ANNAPOLIS – Maryland’s welfare caseload has declined 12.2 percent so far in 1997, to 149,028 cases statewide at the end of August, new Department of Human Resources statistics show.
That means a decrease of 78,859, or a cumulative 34.6 percent, since January 1995, when the department began the current reporting system, officials say.
Maryland’s success has been so steady that it beat by eight months the Oct. 1 federal deadline of moving 25 percent of its entire welfare population to work activities.
Most county social services officials attribute the outcome either to the economy or to state and federal welfare reforms.
But change is evident in the very language social services experts use to describe those who come to them. Potential welfare cases are now “customers,” not “clients.”
“We now have the staff look at potential customers coming through the door differently than they used to,” said Patti Mannion, director of the Somerset County Department of Social Services. “Instead of throwing benefits at them, we try to teach them about personal responsibility.”
Lynda Fox, deputy secretary of the Department of Human Resources, said there is now a definite orientation toward work when someone walks through the door.
“Our first effort is to avoid cash assistance,” Fox said. “We ask them what brought them to our offices and have them define their problem.”
Fox said many cases can be resolved quickly by providing a welfare avoidance grant — a one-time lump sum of money. Other applicants have a job and just need child care or Medicaid, health insurance for the poor, Fox said.
But for those whose needs cannot be solved right away, counties have implemented a program called “Up Front Jobs Search.” Piloted in Anne Arundel County in 1995, the program was started statewide last October, though many counties were already using the procedures.
The program requires social workers to tell customers that cash benefits will be delayed for 14 days while their paperwork is being processed. In those two weeks, the customer must visit a designated number of job sites to fill out applications.
“The key is local flexibility,” Fox said. “They set rules that are appropriate to a certain jurisdiction.”
If the customer does not find a job, the department will then give them temporary cash assistance and have them enter into a Family Agreement, spelling out what they will do to find a job.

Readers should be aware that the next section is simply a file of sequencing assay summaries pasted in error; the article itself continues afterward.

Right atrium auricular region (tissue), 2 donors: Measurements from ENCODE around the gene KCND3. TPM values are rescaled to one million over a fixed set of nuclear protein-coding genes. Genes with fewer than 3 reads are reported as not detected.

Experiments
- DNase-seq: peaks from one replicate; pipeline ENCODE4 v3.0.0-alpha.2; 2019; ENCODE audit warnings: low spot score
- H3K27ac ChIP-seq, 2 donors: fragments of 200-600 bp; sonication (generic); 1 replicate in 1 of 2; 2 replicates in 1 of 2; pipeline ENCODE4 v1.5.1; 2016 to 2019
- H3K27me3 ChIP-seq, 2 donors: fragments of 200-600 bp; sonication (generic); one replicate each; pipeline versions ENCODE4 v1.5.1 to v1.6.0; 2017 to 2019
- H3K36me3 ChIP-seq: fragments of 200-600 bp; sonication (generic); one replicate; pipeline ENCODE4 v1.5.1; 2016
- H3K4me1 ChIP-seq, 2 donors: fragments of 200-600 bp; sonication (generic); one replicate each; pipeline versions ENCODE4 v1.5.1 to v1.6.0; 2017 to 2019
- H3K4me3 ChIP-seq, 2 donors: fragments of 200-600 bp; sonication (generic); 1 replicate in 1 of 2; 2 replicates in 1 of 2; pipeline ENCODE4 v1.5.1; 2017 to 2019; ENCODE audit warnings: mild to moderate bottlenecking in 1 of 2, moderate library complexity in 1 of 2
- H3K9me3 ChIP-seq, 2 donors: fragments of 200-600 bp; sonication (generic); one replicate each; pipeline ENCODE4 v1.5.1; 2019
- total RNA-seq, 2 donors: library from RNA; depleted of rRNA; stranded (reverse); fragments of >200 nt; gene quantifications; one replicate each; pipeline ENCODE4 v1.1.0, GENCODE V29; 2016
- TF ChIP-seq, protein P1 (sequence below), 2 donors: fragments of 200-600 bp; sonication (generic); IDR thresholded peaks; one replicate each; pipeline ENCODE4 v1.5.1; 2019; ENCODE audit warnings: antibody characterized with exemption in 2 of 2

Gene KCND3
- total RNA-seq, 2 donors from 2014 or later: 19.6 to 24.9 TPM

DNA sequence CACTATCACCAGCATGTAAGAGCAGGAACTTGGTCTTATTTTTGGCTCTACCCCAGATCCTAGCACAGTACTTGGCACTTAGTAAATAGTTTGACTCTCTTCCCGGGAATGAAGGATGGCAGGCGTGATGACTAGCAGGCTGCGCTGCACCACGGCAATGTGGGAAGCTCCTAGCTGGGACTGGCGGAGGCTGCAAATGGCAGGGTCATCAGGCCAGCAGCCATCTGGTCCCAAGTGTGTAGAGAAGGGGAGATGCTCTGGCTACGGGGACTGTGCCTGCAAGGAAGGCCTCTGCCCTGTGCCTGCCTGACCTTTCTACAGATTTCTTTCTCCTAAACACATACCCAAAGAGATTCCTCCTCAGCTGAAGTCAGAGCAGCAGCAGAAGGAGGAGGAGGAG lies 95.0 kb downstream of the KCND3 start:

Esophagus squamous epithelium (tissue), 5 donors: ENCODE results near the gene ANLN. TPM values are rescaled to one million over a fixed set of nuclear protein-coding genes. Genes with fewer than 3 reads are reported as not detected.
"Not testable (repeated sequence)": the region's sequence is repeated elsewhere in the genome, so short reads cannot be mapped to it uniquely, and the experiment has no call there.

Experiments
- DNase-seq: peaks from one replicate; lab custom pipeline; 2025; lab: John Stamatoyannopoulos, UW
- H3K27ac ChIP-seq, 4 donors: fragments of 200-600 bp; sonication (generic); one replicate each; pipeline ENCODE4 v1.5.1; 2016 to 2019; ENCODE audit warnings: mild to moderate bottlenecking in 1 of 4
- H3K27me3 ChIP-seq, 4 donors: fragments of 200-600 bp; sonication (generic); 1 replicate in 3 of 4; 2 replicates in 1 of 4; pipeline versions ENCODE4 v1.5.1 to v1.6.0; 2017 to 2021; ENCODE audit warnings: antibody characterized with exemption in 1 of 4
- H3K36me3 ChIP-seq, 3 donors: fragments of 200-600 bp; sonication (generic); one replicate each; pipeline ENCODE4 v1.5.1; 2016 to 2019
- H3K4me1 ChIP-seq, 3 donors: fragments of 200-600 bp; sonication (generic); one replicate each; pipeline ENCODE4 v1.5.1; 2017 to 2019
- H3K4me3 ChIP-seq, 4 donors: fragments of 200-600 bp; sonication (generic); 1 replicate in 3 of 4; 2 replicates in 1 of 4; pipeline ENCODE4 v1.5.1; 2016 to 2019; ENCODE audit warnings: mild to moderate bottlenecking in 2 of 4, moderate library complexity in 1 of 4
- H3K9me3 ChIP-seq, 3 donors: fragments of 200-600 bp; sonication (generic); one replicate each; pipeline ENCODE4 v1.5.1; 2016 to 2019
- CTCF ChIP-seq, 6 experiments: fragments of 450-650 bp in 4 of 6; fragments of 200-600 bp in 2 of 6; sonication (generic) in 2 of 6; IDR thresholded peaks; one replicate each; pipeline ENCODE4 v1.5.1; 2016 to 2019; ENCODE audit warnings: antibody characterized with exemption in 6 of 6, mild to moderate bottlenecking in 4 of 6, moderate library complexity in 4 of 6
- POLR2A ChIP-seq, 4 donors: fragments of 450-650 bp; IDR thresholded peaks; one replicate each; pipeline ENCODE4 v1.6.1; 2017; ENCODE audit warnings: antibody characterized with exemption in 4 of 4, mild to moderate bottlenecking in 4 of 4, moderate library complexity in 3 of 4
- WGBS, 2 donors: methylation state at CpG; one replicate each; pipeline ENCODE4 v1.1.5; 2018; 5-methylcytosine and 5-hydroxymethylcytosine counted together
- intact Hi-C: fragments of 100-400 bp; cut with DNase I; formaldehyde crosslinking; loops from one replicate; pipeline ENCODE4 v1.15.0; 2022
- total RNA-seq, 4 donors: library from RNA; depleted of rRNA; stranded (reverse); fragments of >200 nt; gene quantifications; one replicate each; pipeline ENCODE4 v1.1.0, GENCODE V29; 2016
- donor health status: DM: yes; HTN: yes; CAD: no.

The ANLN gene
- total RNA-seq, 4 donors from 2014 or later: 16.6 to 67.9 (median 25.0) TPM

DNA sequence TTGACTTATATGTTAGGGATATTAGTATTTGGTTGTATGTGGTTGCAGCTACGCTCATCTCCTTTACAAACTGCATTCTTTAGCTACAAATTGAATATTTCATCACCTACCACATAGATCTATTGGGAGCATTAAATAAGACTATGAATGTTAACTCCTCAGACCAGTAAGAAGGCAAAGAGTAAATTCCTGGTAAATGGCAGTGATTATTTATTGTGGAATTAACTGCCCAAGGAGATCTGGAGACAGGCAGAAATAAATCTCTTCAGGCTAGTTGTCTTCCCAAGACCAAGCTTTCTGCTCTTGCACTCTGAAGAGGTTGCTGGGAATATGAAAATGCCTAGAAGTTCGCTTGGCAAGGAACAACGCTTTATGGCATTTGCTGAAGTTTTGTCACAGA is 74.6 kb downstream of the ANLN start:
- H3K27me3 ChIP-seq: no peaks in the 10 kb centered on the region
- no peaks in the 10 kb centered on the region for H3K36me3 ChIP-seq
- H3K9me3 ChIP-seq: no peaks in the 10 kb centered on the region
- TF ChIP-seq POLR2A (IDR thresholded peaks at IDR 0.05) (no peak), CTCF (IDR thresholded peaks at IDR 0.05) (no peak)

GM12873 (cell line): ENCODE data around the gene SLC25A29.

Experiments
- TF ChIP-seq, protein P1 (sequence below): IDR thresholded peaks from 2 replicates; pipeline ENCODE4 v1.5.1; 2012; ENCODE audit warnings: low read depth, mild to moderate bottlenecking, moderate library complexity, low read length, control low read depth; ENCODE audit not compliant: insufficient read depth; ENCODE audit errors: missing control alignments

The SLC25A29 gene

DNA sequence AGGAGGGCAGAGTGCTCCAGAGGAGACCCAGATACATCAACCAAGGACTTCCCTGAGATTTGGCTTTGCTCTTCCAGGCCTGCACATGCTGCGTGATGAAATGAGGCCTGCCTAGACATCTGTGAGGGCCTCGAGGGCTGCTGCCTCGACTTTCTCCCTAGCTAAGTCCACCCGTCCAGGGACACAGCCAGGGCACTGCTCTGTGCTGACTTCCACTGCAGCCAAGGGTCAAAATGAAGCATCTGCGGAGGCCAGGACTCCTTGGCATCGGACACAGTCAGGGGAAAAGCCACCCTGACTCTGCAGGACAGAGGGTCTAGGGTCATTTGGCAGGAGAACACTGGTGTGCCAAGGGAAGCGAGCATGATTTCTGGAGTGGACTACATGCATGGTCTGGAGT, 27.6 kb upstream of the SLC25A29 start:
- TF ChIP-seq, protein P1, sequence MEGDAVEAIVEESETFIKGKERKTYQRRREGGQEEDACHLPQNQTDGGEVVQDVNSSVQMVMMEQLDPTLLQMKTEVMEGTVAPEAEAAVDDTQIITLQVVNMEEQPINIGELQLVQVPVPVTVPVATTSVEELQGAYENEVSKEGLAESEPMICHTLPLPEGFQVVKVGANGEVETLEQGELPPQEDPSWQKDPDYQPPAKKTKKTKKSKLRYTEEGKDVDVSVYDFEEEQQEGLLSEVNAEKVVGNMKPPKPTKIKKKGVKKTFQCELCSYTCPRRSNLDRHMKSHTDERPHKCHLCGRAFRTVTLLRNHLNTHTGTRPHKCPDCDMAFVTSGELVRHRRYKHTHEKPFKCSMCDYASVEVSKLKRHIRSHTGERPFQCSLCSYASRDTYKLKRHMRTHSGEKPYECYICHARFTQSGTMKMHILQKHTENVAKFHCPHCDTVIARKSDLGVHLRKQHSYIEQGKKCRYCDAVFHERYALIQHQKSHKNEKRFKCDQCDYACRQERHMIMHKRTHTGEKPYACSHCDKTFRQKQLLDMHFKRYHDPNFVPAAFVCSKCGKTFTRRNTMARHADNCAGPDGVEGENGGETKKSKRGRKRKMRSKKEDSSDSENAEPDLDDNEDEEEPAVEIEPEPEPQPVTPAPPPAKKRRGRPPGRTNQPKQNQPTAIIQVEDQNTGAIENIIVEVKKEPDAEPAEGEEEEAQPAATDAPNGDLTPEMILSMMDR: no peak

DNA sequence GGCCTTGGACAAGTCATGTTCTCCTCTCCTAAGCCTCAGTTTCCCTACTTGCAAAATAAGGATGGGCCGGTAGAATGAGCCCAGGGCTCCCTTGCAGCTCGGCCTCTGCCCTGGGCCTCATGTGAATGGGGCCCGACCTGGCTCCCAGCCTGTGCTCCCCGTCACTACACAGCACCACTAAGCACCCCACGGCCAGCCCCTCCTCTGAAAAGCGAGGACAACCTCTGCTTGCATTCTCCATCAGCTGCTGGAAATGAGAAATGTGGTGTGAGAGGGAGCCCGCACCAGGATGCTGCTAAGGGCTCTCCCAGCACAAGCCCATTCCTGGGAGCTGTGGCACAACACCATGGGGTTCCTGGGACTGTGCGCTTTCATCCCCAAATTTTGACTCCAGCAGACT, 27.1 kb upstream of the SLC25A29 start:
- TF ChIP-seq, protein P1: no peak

Somerset’s Mannion contends that right now everybody has a fair chance of getting a job.
“I think the mood of the country is different,” Mannion said. “People are getting behind the idea of welfare reform and are much more willing to give them a hand.”
But Vesta Kimble, deputy director of the Anne Arundel County Department of Social Services, said Maryland’s success is unrelated to reform.
“Long before welfare reform, the caseload was dropping,” Kimble said. “It has nothing to do with us and everything to do with the economy.”
However, Steve Thompson, assistant director of the Regional Economic Studies Institute at Towson State University, said anyone who links the welfare system’s success to the economy is misinformed.
“The economy has affected some of the declines in welfare caseload,” Thompson said. “But, if it were the economy, we would see a decline more on the order of two to three percent in the caseload instead of 24 percent in the past 12 months.”
Thompson attributes the success to the departments’ proactive measures to get people into jobs and to the new structure of the welfare system.
Sue Fitzsimmons, public information officer of the Baltimore City Department of Social Services, said the new structure has indeed forced them to be creative and innovative when finding new jobs for customers.
“It is extremely exciting for us,” Fitzsimmons said. “There has definitely been a cultural change in our staff.
“Before, a good worker was determined by if they saw a certain number of cases and gave them correct benefits in a timely manner. Now, they focus on helping [applicants] get a job.”
The federal law states that welfare recipients must find some sort of work within two years and be completely off public assistance within five years.
The Garrett County Department of Social Services realizes the importance of the federal time limits.
“We talk to the customers and really lay it on the line, which is quite a different tactic than we used to take,” said Tom Rosser, assistant director for the county’s Family Investment Program.
Maryland is expected to have moved half its January 1995 caseload into some kind of job activity by 2002. If it does not, it faces losing up to 21 percent of its federal welfare funds. “We don’t think we will have a problem meeting this requirement,” Fox said. “I will not say it will be easy, but we have met with incredible success to date and I do not see any problems in the future.” -30-